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| | |-+  Plane headed to CLT from LGA down in Hudson River
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Author Topic: Plane headed to CLT from LGA down in Hudson River  (Read 52325 times)
cessna157
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« Reply #150 on: January 22, 2009, 07:06:47 PM »

Comair sucked anyway, no? Good luck getting on with someone else.

No, I wouldn't agree.  Some may.  A friend (controller) once told me "A job is what you make of it".  I never let any of the politics get to me.  I just came to work and flew my planes.  It was my lifelong dream to fly for Comair.  So I got to live my dream for 2 years.  But the economy has forced me to move on.

But we're starting to get a bit off topic.

Any guesses as to if/when the FDR and CVR get released to the public.  Not all accidents are released.  Hopefully they let these out.
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CRJ7/CRJ9 F/O, Travel Agent
gstream
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« Reply #151 on: January 25, 2009, 03:27:46 AM »

i have audios available
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glencar
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« Reply #152 on: January 25, 2009, 08:43:08 PM »

Comair sucked anyway, no? Good luck getting on with someone else.

No, I wouldn't agree.  Some may.  A friend (controller) once told me "A job is what you make of it".  I never let any of the politics get to me.  I just came to work and flew my planes.  It was my lifelong dream to fly for Comair.  So I got to live my dream for 2 years.  But the economy has forced me to move on.

But we're starting to get a bit off topic.

Any guesses as to if/when the FDR and CVR get released to the public.  Not all accidents are released.  Hopefully they let these out.
The NTSB will be releasing the tapes shortly.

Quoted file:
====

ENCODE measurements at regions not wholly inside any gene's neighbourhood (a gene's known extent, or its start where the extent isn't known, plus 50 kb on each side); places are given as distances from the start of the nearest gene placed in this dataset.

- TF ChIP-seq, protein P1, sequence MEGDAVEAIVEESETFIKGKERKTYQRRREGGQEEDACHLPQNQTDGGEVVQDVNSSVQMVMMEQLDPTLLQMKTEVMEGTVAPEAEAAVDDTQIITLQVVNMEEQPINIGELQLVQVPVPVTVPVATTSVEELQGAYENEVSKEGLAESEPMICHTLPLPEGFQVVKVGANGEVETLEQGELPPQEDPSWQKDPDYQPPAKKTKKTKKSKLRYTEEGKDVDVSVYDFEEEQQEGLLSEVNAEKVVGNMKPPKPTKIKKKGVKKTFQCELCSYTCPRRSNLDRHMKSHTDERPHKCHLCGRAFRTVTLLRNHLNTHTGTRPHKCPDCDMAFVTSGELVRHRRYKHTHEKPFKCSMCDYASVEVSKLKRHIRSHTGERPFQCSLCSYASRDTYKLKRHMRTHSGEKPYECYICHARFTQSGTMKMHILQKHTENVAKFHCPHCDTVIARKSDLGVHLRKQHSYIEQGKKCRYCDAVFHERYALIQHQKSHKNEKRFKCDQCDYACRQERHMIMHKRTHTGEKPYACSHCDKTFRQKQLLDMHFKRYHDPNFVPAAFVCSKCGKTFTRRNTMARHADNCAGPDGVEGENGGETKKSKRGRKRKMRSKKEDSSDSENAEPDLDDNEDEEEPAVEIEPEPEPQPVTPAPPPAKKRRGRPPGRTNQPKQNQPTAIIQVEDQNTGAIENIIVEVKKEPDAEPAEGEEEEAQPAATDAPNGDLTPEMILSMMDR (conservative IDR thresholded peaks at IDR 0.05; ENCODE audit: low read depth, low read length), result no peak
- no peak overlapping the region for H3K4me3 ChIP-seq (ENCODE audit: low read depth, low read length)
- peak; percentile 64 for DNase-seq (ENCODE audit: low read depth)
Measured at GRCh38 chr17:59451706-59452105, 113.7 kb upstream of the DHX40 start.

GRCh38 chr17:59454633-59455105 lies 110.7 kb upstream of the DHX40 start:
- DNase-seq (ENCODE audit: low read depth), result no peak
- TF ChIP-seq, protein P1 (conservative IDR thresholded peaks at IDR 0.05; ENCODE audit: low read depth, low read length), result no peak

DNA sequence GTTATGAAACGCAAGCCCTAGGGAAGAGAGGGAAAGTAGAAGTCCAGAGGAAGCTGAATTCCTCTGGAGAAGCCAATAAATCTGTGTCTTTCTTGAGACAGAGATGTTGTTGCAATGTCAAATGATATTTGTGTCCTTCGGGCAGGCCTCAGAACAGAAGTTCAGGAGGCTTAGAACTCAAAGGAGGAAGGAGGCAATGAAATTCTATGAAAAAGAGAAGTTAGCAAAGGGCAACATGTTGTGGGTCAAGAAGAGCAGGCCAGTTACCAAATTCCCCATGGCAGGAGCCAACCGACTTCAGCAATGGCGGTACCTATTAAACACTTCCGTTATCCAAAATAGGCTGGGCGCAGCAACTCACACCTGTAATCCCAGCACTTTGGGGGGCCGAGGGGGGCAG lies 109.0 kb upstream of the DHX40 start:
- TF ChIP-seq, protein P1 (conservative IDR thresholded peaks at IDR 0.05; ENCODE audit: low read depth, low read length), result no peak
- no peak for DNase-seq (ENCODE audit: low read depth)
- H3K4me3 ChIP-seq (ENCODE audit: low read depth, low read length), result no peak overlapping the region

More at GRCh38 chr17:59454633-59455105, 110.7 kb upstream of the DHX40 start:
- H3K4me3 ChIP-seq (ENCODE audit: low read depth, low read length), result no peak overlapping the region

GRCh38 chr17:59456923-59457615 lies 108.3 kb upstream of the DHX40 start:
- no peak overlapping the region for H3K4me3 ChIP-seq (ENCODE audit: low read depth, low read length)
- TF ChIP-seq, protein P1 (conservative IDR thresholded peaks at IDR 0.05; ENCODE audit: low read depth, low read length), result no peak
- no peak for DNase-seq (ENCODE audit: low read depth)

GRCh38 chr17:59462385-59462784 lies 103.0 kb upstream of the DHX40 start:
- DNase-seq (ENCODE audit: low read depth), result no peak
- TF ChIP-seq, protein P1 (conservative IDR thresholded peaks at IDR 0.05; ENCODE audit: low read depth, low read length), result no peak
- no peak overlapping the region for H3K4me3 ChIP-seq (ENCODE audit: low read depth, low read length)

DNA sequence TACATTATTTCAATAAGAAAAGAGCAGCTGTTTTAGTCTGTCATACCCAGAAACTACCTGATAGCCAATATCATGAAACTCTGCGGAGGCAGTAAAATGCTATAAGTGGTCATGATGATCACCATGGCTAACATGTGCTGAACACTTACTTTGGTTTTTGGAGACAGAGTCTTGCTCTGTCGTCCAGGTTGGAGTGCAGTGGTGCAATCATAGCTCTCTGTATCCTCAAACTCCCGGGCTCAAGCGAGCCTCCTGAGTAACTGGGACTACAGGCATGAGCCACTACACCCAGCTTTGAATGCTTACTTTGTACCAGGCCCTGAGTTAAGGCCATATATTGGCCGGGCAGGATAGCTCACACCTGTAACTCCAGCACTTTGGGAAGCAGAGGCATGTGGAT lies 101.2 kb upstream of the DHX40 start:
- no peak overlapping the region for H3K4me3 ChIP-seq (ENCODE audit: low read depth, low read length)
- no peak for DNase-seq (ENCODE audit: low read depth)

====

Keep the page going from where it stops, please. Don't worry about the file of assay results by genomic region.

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PHL Approach
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« Reply #153 on: January 26, 2009, 03:41:04 AM »

An update on the a/c from TLS. This was pulled from the FDR.

FROM : AIRBUS FLIGHT SAFETY DEPARTMENT TOULOUSE

ACCIDENT INFORMATION TELEX - ACCIDENT INFORMATION TELEX

SUBJECT: US AIRWAYS Flight US1549 ACCIDENT IN NEW YORK

OUR REF: USA US1549 AIT N°2 DATED 23rd JANUARY 2009
Previous ref: USA US1549 AIT N°1 DATED 16 JANUARY 2009

SUBJECT: US AIRWAYS Flight US1549 ACCIDENT IN NEW YORK

This is an update to the AIT N°1 issued on 16th January 2009.

The information which follow has been approved for release by the US National Transport Safety Board (NTSB) and represent the highlights from the initial analysis of the available data: mainly Digital Flight Data Recorder, aircraft components, ATC script and radar.

The A320 aircraft was operating a scheduled flight US1549 from New York, La Guardia airport to Charlotte, Virginia on 15th January 2009, when the aircraft ditched on the Hudson river shortly after take-off at 15:30 local time.

The aircraft performed a normal flex take-off in slats/flaps configuration 2 from La Guardia airport with the co-pilot as Pilot Flying.

At time T0, soon after the aircraft was in clean configuration at an airspeed of about 210kts, both engines suffered a simultaneous and sudden loss of thrust at about 3000ft pressure altitude. The engines N1 decreased abruptly to 35% and 15% on engines 1 & 2 respectively. This sudden and simultaneous loss of engine thrust is consistent with the reported bird strike on both engines and also with the initial observations from the remaining engine 2. (Recovery of engine 1 being still in progress).

The captain took immediately control of the aircraft making smooth nose-down pitch inputs to maintain the airspeed at about 200kts.

At approximately T0+20 sec, the crew changed the aircraft heading towards the Hudson river.

There was no more response from the engine N°2. The engine N°1 continued to deliver a minimum thrust (N1 around 35%) for about 2 minutes and 20 seconds after T0.

At approximately T0+2min20sec, the crew attempted at about 500ft/200kts a quick relight on engine 1 without success.

The crew then selected slat/flap configuration 2 which was achieved.